Figure 6
Figure 6

Thickness of the aureole. (A–C) Evolution of the thickness of the black aureole, Δ, versus the radius of the spreading film R for PsAmine200, PsCarbo1000, and SiO2Carbo1000 MPs respectively. (D) Representation of Δ/R as a function of the MPs density ϕ S . Blue, green, and red lines in (D) are fits to the experimental points using Eq. [5]. The black line in D is a guide to the eye. Error bars are standard deviations with n ≥ 10.

The formation of the aureole in the case of low MP concentration and its extension at long times in the case of all MP concentrations are analyzed by a model used successfully in our previous studies of the cell internalization of PsCarbo, PsAmine, and silica nanoparticles (NP)6. We demonstrated that as one increases the NP concentration in a suspension of cells, the NPs are internalized by the cells up to a concentration C is., above which, NPs adsorb on the cell’s membrane.

Δ can be derived from the volume conservation of MPs, which are either internalized by cells or adsorbed on the cell membrane (above a threshold ϕ s *). The number of MPs in the aureole is equal to the number of MPs that have been cleared from the substrate, leading to:

$$\frac{2\pi R{\rm{\Delta }}}{{A}_{cell}}({C}_{i}{V}_{cell}+2{C}_{S}{A}_{cell})=\pi {R}^{2}\nu $$
(3)

where C i is the MP concentration inside the cell, C S the MP surface concentration on the cell membrane, A cell the projected cell area, and V cell the volume of the cell.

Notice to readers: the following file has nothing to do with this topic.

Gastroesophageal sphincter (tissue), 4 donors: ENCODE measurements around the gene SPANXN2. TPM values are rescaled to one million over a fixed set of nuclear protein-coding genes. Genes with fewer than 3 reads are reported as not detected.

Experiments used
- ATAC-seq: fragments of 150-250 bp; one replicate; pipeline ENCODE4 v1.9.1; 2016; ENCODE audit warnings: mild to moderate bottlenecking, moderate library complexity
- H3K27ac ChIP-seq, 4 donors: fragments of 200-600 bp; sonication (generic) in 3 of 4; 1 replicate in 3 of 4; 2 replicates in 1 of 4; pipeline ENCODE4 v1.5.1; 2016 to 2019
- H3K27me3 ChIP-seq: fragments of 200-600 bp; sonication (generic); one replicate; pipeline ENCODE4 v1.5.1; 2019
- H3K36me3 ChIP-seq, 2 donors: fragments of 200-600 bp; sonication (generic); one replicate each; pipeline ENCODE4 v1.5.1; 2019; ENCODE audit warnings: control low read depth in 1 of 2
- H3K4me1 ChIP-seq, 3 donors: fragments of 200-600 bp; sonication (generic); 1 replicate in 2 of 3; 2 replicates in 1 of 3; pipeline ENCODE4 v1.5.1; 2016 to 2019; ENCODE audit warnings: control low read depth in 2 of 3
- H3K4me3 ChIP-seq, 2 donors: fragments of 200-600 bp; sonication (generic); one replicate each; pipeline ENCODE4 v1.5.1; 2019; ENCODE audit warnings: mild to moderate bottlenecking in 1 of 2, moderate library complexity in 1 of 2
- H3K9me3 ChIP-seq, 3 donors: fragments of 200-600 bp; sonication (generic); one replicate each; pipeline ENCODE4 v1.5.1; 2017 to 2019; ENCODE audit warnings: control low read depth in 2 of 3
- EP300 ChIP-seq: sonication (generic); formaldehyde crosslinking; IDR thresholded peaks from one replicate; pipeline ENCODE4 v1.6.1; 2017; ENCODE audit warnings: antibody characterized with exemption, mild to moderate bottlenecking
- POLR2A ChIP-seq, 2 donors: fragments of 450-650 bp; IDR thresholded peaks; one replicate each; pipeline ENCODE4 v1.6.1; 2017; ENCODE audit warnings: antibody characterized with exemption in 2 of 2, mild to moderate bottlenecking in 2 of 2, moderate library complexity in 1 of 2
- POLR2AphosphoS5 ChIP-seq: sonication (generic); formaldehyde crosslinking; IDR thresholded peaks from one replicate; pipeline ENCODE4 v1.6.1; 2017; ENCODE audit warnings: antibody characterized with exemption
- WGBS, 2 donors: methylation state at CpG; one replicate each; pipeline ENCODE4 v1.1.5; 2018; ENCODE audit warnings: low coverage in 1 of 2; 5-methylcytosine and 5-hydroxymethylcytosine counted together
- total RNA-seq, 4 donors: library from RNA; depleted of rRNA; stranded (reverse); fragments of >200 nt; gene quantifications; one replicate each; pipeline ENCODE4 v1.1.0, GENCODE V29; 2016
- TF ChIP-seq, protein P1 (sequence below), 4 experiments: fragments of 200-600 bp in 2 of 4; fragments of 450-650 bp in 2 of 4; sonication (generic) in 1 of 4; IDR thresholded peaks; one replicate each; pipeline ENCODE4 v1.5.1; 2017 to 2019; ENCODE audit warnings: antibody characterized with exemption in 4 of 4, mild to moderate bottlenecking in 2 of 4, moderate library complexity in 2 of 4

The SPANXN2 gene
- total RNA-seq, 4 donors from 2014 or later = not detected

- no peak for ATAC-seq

For the first row of cells Δ = d cell (=22 μm, as determined experimentally, see Methods), C i increases up to C is , which defines the radius R c of the aureole above which the leading cells are full of particles. R c is therefore given by Eq. [3] with Δ = d cell , Cs = 0, C i  = C is . It may be written as:

$${R}_{c}{\varphi }_{s}=3{\phi }_{is}\frac{{d}_{cell}}{d}\frac{{V}_{cell}}{{A}_{cell}}$$
(4)

where ϕ is  = C is v p is the maximum volume fraction occupied by the MPs in the cell.

For d = 1 µm, V cell  = 1600 µm3, A cell  = 770 µm2, \({R}_{c}{\varphi }_{s}=137{\phi }_{is}\) µm. A simple measurement of R c for a given ϕ S gives a straightforward approximation of φ is . Typically, R c ~ 106 µm for ϕ S  = 0.22, leading to φ is  = 0.17.

For R larger than R c , Eq. [3] with φ i  = φ is leads to:

$${\rm{\Delta }}(3\frac{{\phi }_{is}}{d}\frac{{V}_{cell}}{{A}_{cell}}+4{\phi }_{s})=R{\varphi }_{s}$$
(5)

where φ s is the MPs surface fraction adsorbed on the cell membrane.

Equation [5] indicates that Δ increases linearly with R, as observed experimentally. Plots of Δ/R versus ϕ S are presented in Fig. 6D. For small ϕ S (\(\ll \) ϕ S0 , see Table 1), Δ/R increases linearly and all particles are internalized. A fit of the data with Eq. [5] with φ s  = 0 leads to value of φ is for each type of MPs. For larger ϕ S values, Δ/R values reach a plateau, implying that MPs are not only internalized, but are also adsorbed on the cells membrane. The plateau of Δ/R versus ϕ S leads to a linear relationship between φ S and ϕ S above a threshold value, ϕ S0 . The data are fitted by φ S  = a(ϕ S  − ϕ S0). The plateau value Δ/R = 0.3 is the same for all types of MPs, leading to a = 0.9. We give in Table 1 the values of φ is and φ S versus ϕ S for the 3 types of MPs. We also give the total number of particles internalized, n i, and adsorbed, n s , by each cell. n = n i  + n s represents the total number of particles captured by each cell in the aureole. Using our model, we find φ is values for MPs a hundred times larger than the φ is values previously obtained for NPs7. MPs occupy a cell volume fraction on the order of 0.1 (see Table 2), a value close to the volume fraction occupied by the cell nucleus (0.25) (see Table 2).